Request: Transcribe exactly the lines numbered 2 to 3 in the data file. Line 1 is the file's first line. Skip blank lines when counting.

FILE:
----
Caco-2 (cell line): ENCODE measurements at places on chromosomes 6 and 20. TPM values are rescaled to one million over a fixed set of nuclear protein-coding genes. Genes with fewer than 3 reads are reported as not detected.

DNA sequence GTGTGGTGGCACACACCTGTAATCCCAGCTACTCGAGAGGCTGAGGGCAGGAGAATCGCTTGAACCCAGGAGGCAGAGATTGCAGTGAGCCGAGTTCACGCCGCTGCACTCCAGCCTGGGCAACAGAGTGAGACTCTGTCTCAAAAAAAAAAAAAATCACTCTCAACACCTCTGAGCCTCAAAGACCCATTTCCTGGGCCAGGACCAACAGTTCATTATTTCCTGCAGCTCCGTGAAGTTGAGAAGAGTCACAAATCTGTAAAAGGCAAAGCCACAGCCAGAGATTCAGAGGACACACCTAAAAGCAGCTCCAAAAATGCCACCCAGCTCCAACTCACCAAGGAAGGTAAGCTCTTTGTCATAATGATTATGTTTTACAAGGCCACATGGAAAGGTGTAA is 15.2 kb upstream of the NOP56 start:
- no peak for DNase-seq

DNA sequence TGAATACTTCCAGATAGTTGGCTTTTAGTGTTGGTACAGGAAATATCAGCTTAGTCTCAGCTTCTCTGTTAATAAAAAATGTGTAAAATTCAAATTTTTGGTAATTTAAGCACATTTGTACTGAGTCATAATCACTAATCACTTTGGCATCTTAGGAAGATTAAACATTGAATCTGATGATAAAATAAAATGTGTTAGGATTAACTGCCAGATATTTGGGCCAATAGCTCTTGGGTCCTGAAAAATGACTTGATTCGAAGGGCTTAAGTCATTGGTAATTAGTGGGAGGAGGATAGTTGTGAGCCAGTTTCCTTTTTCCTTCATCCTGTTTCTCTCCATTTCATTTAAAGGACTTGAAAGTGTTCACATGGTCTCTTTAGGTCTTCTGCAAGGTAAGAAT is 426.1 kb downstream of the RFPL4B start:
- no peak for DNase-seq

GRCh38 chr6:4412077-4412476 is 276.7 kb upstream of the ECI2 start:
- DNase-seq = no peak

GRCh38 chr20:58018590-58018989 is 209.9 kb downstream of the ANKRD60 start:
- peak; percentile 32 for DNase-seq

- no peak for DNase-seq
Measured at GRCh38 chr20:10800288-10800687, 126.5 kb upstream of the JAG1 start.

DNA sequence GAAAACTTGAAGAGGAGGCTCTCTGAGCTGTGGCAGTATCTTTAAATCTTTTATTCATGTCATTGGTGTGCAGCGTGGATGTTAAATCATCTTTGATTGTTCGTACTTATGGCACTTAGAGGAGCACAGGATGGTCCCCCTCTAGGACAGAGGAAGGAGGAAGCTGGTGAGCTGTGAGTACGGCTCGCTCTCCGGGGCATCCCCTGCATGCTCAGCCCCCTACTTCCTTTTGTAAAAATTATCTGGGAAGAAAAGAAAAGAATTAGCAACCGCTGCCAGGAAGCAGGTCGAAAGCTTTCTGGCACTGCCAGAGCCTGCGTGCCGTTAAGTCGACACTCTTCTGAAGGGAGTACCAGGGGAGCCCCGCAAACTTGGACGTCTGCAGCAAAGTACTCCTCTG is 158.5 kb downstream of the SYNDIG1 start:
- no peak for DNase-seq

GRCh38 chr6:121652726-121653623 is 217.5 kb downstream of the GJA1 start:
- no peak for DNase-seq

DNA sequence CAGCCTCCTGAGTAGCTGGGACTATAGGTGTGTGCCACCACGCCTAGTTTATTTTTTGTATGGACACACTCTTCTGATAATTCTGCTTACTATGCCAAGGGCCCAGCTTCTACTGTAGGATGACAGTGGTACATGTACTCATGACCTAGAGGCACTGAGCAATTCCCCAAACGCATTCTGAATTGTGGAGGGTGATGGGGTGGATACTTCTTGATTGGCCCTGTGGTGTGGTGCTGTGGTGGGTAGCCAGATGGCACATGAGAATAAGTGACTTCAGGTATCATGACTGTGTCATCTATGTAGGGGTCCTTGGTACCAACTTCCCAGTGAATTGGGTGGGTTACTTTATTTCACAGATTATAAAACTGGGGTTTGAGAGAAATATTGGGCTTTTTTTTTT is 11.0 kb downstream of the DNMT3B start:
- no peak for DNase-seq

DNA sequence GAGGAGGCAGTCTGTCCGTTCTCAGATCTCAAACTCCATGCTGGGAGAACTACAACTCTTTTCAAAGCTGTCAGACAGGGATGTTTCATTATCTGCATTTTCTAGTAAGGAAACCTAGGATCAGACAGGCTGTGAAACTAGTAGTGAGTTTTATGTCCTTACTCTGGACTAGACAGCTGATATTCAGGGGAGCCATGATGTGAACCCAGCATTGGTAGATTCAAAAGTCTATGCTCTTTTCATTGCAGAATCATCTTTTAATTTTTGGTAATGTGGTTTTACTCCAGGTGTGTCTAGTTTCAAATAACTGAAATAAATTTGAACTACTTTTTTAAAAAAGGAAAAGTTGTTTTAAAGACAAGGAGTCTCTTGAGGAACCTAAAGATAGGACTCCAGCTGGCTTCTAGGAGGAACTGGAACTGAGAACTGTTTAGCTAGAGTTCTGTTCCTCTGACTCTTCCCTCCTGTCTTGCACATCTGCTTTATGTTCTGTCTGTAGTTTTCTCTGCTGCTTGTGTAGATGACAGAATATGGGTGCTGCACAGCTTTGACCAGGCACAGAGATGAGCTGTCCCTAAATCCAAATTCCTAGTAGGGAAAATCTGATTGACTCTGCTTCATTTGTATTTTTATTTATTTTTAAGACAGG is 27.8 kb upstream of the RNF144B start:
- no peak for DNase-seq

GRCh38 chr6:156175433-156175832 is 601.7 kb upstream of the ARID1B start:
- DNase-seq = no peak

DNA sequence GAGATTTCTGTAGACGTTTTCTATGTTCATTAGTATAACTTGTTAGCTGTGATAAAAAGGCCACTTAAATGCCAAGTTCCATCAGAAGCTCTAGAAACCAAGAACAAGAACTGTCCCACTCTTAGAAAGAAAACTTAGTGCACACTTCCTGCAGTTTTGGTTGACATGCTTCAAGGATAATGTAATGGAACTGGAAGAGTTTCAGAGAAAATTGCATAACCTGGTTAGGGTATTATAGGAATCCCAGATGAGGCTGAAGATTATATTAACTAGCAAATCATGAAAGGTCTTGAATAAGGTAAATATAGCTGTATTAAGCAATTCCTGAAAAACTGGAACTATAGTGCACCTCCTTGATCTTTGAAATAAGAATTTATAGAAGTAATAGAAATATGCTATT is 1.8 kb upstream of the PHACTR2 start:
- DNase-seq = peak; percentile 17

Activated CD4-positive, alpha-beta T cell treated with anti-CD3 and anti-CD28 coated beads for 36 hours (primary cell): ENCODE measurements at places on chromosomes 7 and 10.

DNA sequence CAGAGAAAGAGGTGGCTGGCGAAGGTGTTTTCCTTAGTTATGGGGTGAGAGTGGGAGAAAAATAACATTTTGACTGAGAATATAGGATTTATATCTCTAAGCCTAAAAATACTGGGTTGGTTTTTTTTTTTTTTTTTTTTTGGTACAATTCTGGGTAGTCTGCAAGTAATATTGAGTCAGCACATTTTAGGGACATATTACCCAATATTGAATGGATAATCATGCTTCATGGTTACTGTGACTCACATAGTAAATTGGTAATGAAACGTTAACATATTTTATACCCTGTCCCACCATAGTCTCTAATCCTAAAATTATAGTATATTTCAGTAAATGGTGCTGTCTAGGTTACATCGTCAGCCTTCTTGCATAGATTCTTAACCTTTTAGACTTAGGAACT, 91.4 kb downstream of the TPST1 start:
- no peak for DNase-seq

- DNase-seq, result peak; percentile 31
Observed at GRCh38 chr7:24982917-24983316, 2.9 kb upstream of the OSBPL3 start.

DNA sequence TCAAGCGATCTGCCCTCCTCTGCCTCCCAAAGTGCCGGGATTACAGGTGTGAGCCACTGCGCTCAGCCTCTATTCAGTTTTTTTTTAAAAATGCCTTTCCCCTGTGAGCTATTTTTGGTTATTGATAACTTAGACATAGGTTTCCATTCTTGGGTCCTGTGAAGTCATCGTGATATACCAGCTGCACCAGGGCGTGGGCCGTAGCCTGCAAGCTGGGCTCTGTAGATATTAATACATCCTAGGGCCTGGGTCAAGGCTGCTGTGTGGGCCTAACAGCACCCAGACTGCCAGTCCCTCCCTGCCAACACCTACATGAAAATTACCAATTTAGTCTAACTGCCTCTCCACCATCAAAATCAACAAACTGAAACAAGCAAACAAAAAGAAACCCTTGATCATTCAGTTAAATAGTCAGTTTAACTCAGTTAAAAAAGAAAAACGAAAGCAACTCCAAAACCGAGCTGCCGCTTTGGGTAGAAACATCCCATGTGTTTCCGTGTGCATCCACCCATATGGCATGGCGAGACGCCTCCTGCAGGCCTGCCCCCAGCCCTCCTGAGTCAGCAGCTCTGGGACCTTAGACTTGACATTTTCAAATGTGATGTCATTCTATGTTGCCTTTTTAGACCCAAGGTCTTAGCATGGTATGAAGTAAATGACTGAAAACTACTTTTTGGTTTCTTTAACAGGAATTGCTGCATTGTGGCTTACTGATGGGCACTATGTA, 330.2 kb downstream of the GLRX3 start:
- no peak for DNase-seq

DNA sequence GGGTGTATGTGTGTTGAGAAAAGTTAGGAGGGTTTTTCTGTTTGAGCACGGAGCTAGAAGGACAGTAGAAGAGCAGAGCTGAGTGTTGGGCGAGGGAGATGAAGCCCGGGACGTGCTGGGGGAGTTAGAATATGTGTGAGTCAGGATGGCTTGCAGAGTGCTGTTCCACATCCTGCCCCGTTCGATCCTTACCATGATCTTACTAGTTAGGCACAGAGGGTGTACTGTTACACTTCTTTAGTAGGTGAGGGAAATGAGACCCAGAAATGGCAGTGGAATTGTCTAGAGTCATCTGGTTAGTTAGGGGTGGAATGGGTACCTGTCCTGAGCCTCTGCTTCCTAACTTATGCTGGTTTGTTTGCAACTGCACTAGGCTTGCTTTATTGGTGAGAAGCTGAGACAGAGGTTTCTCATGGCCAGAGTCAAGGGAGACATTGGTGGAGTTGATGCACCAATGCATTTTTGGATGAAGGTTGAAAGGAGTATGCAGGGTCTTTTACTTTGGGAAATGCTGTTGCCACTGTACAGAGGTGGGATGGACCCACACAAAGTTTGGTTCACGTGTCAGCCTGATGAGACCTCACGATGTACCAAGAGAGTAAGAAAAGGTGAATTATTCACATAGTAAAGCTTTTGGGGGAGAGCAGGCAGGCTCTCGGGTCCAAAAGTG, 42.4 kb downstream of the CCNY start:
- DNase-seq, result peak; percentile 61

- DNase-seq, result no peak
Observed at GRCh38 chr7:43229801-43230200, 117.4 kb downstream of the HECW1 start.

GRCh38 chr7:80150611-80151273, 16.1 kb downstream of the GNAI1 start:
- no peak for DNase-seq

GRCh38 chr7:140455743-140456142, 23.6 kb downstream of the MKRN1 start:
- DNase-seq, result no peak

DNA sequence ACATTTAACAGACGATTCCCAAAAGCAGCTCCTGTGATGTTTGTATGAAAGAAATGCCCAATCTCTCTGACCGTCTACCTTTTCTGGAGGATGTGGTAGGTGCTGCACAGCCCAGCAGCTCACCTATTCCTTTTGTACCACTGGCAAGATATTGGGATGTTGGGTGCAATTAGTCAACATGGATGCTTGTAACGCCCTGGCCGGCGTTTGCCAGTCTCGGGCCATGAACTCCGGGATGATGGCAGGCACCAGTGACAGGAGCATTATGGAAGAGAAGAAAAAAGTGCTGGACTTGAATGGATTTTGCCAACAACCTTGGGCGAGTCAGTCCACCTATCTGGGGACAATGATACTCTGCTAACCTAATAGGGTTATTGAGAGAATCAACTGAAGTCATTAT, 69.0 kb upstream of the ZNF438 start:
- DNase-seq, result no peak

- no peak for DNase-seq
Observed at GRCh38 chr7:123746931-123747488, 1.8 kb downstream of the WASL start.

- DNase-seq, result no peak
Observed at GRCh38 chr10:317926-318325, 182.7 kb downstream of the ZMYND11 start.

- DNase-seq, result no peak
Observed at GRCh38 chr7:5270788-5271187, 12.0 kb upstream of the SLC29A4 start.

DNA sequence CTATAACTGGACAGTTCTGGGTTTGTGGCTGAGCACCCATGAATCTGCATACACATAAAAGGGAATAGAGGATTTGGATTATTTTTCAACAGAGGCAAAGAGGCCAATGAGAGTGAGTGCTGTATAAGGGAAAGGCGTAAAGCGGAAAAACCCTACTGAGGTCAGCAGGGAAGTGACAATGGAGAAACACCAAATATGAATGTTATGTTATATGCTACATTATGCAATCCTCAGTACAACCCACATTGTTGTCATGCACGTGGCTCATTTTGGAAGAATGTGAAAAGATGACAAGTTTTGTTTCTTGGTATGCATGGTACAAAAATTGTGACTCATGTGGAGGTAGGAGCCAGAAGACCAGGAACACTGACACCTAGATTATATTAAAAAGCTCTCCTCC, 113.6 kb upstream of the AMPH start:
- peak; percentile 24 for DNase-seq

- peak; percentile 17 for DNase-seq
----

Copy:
DNA sequence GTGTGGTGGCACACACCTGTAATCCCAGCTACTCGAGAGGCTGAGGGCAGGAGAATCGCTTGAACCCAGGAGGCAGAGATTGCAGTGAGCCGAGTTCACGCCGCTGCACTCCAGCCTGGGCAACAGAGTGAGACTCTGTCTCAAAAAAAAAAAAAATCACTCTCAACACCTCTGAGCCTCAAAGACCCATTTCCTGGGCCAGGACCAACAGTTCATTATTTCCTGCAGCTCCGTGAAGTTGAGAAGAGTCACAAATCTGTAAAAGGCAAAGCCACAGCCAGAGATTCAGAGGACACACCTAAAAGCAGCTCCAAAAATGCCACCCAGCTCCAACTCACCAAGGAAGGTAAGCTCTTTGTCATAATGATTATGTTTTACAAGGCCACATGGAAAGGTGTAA is 15.2 kb upstream of the NOP56 start:
- no peak for DNase-seq